Want to read Slashdot from your mobile device? Point it at m.slashdot.org and keep reading!

 



Forgot your password?
typodupeerror

Comment: Re:Double Irish (Score 2) 400

This is clearly aimed at companies abusing the "Double Irish" system.

Probably but I don't see how it will work. What is to stop companies registering themselves elsewhere so that they are no longer US companies and then only their US operations will get taxed? Even if this strategy does not work they have an army of lawyers using the legal system of every country in the world to figure out workarounds that will work.

Comment: ...which is therefore not parallel (Score 5, Informative) 217

by Roger W Moore (#48945117) Attached to: There Is No "You" In a Parallel Universe

Different matter distributions == a universe in which said parallel universe which is inherently different than what we see around us.

I think there is some confusion over what "parallel" universe means. This is generally taken to be a universe which has been an exact parallel of our own universe up to some point after which it diverges i.e. everything is the same up to some point in time. In the quantum multiverse interpretation of QM this happens for each possible result of collapsing the wave function.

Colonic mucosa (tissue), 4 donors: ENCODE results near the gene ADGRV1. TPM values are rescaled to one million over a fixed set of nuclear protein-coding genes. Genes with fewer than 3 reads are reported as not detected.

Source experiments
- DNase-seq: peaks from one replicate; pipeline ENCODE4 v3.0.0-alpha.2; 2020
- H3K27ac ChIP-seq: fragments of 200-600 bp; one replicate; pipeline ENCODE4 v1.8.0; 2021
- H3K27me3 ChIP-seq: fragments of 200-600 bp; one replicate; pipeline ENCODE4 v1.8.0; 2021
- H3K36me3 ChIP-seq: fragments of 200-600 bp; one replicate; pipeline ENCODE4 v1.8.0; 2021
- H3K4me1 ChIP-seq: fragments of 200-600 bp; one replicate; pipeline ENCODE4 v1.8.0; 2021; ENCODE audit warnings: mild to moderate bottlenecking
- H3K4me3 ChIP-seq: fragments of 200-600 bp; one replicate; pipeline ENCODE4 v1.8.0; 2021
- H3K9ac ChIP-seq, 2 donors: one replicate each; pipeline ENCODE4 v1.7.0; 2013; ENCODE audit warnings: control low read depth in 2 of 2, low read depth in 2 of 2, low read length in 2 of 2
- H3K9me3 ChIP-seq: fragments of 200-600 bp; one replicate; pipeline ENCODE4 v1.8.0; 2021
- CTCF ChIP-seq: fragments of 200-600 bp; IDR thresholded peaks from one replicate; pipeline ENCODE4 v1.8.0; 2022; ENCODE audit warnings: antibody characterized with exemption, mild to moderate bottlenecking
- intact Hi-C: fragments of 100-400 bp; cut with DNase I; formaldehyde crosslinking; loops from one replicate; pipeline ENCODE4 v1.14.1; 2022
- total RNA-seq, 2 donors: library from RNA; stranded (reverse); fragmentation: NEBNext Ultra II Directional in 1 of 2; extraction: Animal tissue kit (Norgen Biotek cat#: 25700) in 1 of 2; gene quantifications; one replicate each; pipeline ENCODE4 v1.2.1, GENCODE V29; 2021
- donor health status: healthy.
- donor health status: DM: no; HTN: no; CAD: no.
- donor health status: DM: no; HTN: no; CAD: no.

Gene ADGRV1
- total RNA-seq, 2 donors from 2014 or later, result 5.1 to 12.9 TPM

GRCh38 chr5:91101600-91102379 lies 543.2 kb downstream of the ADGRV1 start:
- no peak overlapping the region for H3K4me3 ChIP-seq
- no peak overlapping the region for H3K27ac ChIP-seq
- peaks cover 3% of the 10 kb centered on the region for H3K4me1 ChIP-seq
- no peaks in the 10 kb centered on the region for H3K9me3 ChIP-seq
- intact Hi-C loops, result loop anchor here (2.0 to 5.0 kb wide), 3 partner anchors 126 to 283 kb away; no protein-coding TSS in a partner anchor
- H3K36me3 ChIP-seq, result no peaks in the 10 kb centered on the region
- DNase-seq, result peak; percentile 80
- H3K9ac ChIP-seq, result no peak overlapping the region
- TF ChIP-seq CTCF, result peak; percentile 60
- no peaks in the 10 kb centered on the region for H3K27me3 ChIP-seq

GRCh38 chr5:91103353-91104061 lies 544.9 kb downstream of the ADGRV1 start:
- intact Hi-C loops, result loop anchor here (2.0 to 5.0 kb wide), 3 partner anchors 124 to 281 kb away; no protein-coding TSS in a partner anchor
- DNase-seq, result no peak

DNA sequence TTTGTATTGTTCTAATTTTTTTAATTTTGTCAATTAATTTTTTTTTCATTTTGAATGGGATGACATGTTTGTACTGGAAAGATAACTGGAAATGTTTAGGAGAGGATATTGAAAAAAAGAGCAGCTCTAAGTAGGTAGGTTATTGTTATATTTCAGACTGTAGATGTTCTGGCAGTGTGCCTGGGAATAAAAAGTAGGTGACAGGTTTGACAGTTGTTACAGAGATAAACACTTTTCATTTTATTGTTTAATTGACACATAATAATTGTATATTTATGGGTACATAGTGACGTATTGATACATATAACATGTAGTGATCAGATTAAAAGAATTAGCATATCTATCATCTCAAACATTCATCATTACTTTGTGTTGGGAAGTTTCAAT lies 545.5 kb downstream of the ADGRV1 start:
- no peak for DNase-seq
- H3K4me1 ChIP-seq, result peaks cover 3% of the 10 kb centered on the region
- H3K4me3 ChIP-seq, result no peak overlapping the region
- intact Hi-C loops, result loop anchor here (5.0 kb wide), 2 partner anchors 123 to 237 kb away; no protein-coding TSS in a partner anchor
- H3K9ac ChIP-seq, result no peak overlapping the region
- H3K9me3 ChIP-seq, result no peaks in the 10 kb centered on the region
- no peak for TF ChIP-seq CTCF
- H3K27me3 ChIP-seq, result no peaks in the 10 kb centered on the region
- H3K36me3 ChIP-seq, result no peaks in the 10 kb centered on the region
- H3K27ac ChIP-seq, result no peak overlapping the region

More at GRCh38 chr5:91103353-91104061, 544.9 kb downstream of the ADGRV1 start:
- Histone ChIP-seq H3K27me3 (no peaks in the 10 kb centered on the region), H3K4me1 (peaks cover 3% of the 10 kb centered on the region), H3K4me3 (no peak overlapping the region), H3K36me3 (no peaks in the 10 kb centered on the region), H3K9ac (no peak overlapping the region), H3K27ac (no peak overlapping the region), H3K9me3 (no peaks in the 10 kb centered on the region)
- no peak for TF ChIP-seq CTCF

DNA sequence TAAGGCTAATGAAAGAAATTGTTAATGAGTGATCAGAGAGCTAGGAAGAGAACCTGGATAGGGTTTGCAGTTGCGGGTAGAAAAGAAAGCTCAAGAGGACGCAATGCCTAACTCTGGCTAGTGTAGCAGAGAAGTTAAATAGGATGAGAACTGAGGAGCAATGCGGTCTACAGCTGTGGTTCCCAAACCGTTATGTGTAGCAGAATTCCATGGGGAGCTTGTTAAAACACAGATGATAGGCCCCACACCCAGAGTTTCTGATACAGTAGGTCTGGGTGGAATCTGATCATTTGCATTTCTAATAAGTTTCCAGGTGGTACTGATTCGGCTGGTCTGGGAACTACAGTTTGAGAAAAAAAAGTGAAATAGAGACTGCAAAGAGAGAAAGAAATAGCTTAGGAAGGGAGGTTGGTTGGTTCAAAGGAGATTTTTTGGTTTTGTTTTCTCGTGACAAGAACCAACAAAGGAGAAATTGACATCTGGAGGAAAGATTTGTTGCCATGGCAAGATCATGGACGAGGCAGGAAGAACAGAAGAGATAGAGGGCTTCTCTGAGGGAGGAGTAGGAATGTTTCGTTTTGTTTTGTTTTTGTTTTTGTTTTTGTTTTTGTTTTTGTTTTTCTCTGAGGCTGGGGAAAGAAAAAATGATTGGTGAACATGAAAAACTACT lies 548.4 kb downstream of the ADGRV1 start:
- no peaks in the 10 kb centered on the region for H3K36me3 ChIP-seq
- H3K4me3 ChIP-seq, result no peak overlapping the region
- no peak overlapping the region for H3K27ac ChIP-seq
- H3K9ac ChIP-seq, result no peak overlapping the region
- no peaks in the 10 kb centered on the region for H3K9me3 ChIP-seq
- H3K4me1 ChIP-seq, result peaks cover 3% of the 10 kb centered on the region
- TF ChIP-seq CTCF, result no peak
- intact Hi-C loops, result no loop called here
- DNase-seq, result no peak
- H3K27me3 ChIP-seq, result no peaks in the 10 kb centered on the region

I've never heard of this ever being associated with multiple 'universes' from inflation because QM requires that the universes interact before they separate (this is how it explains the self interference of a single particle) whereas inflation requires that the universes be causally disconnected after their creation i.e. inflationary universes are just different universes, not parallel ones. So I think the author of the article got himself rather confused.

Comment: Re:...on intelligence and technological advancemen (Score 1) 306

Really you have two options here. Either that Martian life would be entirely different to us in which case it is unlikely going to be even able to survive on Earth let alone devour anything or it is somehow similar to life on Earth in which case would it really be any worse that the collection of highly infectious, nasty bugs we already have in labs around the planet?